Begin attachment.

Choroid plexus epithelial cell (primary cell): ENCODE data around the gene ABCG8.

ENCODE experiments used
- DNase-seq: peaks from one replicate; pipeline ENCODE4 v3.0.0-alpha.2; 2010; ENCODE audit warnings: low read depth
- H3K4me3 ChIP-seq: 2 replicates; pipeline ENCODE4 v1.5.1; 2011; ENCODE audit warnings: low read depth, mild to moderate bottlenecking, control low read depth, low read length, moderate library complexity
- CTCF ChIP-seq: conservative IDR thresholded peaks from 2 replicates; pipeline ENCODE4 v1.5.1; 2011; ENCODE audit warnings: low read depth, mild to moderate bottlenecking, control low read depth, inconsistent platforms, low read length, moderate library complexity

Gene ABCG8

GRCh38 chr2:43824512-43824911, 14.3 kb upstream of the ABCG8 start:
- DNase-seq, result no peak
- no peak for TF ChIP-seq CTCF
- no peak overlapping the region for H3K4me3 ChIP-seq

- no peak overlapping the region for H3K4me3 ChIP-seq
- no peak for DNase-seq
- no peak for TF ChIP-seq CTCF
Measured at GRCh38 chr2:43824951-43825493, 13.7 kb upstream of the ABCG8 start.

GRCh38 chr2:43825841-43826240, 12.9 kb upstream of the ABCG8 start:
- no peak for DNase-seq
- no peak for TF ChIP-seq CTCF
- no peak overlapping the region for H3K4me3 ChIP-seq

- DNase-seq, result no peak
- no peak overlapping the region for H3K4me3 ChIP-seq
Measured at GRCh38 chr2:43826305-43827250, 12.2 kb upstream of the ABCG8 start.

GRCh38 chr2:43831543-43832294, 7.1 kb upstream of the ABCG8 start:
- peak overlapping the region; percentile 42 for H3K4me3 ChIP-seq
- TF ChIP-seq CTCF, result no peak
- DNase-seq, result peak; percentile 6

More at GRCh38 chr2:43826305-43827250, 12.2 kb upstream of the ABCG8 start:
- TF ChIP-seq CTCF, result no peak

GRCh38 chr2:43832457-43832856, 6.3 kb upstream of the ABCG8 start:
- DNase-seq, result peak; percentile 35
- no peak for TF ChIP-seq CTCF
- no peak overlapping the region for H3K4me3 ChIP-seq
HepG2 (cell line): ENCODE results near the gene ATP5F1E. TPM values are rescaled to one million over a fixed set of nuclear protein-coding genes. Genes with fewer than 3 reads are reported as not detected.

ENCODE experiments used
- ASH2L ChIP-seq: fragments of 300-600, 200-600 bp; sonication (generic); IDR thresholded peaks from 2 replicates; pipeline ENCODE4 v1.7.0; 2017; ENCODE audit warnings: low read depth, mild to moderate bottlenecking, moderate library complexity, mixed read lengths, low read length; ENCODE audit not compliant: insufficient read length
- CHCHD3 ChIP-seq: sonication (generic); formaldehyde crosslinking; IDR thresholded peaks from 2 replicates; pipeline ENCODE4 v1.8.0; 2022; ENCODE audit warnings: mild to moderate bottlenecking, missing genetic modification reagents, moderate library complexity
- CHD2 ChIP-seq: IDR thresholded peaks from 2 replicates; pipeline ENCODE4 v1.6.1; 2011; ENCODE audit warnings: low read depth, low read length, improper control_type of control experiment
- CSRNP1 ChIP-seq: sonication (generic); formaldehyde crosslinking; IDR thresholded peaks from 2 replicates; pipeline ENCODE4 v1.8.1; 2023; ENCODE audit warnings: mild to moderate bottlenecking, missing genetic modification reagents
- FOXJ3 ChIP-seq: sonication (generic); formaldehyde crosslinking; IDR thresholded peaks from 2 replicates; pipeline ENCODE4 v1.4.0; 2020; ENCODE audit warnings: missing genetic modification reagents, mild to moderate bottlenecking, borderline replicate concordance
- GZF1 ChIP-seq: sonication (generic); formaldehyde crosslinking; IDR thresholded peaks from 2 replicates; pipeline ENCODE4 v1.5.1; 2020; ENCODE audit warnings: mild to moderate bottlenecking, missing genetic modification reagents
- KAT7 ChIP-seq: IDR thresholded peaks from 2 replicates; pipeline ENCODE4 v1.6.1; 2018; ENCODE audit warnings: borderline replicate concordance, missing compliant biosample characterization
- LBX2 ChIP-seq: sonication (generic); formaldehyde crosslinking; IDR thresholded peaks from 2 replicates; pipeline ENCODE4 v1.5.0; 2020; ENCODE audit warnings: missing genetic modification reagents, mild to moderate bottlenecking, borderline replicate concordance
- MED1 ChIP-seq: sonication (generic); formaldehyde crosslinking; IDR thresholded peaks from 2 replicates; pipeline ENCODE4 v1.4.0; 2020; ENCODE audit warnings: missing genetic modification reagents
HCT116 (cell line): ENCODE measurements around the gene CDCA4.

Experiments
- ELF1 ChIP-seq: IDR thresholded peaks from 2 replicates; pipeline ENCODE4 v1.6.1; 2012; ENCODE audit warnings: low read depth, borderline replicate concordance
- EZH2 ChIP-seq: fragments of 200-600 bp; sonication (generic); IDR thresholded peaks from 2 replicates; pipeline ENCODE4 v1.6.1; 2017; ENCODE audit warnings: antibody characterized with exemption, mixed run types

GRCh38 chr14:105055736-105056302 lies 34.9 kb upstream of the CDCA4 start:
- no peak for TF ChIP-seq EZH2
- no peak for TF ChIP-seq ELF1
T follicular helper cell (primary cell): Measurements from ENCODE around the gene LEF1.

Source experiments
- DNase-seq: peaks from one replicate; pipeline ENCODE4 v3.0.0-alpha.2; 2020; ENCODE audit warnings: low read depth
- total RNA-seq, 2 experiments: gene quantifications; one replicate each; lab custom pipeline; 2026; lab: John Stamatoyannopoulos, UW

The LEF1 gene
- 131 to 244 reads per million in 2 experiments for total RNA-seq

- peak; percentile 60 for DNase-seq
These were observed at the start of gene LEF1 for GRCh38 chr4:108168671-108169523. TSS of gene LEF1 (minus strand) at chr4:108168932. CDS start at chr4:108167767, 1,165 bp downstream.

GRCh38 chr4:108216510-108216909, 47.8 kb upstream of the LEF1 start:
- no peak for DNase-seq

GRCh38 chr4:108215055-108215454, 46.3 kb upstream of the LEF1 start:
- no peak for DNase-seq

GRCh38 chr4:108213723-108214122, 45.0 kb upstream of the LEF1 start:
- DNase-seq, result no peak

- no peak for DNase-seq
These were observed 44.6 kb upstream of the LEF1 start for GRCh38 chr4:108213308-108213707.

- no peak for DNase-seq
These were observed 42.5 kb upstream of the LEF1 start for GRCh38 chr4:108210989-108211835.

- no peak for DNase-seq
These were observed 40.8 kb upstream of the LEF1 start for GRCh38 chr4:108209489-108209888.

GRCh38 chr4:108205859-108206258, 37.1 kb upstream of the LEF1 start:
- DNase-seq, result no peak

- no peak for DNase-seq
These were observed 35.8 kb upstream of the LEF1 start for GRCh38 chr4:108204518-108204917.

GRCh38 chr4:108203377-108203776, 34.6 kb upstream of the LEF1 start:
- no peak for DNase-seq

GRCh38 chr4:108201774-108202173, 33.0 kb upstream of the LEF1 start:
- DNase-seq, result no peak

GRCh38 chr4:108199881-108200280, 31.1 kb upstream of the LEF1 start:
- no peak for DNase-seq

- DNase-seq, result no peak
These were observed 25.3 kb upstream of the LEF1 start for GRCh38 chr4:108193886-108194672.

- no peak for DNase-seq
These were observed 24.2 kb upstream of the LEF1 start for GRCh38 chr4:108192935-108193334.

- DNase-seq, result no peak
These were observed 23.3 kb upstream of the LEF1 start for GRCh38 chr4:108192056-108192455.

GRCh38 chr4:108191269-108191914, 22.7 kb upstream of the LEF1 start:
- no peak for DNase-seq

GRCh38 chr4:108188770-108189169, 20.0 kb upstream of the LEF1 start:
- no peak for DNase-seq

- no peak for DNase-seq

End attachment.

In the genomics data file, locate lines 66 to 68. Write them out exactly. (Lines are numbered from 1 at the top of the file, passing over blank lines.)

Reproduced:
- no peak for DNase-seq
These were observed 42.5 kb upstream of the LEF1 start for GRCh38 chr4:108210989-108211835.

- no peak for DNase-seq